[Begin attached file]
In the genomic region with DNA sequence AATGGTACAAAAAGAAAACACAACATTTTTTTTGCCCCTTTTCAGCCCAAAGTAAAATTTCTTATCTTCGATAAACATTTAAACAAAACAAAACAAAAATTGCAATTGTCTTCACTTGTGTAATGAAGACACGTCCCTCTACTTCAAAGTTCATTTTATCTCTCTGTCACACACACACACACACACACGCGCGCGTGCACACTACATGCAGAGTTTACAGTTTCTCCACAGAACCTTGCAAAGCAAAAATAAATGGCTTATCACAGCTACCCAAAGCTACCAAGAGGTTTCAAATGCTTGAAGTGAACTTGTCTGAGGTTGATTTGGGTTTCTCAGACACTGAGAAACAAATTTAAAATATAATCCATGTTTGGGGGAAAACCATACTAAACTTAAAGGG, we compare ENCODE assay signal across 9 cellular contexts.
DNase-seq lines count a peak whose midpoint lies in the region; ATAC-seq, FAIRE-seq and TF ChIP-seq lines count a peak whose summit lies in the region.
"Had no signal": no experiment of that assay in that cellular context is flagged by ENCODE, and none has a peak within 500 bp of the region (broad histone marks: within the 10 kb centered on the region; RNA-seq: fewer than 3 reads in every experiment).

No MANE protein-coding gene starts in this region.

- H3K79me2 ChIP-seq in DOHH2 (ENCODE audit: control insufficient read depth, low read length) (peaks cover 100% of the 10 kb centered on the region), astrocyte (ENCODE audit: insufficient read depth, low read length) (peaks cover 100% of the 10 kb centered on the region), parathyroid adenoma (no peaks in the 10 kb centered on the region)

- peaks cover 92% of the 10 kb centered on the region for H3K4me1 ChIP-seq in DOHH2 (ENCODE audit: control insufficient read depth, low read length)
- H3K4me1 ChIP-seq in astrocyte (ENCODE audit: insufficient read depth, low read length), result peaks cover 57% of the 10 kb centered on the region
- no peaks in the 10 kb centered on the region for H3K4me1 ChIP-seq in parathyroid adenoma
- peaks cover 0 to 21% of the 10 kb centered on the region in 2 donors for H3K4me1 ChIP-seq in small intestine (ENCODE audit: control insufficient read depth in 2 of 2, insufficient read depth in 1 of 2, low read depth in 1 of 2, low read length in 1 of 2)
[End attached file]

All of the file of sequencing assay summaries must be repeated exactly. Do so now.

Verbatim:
In the genomic region with DNA sequence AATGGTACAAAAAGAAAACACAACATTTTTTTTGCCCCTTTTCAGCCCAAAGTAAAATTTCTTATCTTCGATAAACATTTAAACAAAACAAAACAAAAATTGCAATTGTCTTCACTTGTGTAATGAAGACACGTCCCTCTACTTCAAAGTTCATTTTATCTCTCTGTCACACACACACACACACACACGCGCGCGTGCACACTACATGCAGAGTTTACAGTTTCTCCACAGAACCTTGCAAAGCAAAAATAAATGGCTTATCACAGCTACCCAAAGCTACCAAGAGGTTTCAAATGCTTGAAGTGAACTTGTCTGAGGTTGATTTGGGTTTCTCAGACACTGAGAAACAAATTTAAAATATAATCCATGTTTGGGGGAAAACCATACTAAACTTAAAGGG, we compare ENCODE assay signal across 9 cellular contexts.
DNase-seq lines count a peak whose midpoint lies in the region; ATAC-seq, FAIRE-seq and TF ChIP-seq lines count a peak whose summit lies in the region.
"Had no signal": no experiment of that assay in that cellular context is flagged by ENCODE, and none has a peak within 500 bp of the region (broad histone marks: within the 10 kb centered on the region; RNA-seq: fewer than 3 reads in every experiment).

No MANE protein-coding gene starts in this region.

- H3K79me2 ChIP-seq in DOHH2 (ENCODE audit: control insufficient read depth, low read length) (peaks cover 100% of the 10 kb centered on the region), astrocyte (ENCODE audit: insufficient read depth, low read length) (peaks cover 100% of the 10 kb centered on the region), parathyroid adenoma (no peaks in the 10 kb centered on the region)

- peaks cover 92% of the 10 kb centered on the region for H3K4me1 ChIP-seq in DOHH2 (ENCODE audit: control insufficient read depth, low read length)
- H3K4me1 ChIP-seq in astrocyte (ENCODE audit: insufficient read depth, low read length), result peaks cover 57% of the 10 kb centered on the region
- no peaks in the 10 kb centered on the region for H3K4me1 ChIP-seq in parathyroid adenoma
- peaks cover 0 to 21% of the 10 kb centered on the region in 2 donors for H3K4me1 ChIP-seq in small intestine (ENCODE audit: control insufficient read depth in 2 of 2, insufficient read depth in 1 of 2, low read depth in 1 of 2, low read length in 1 of 2)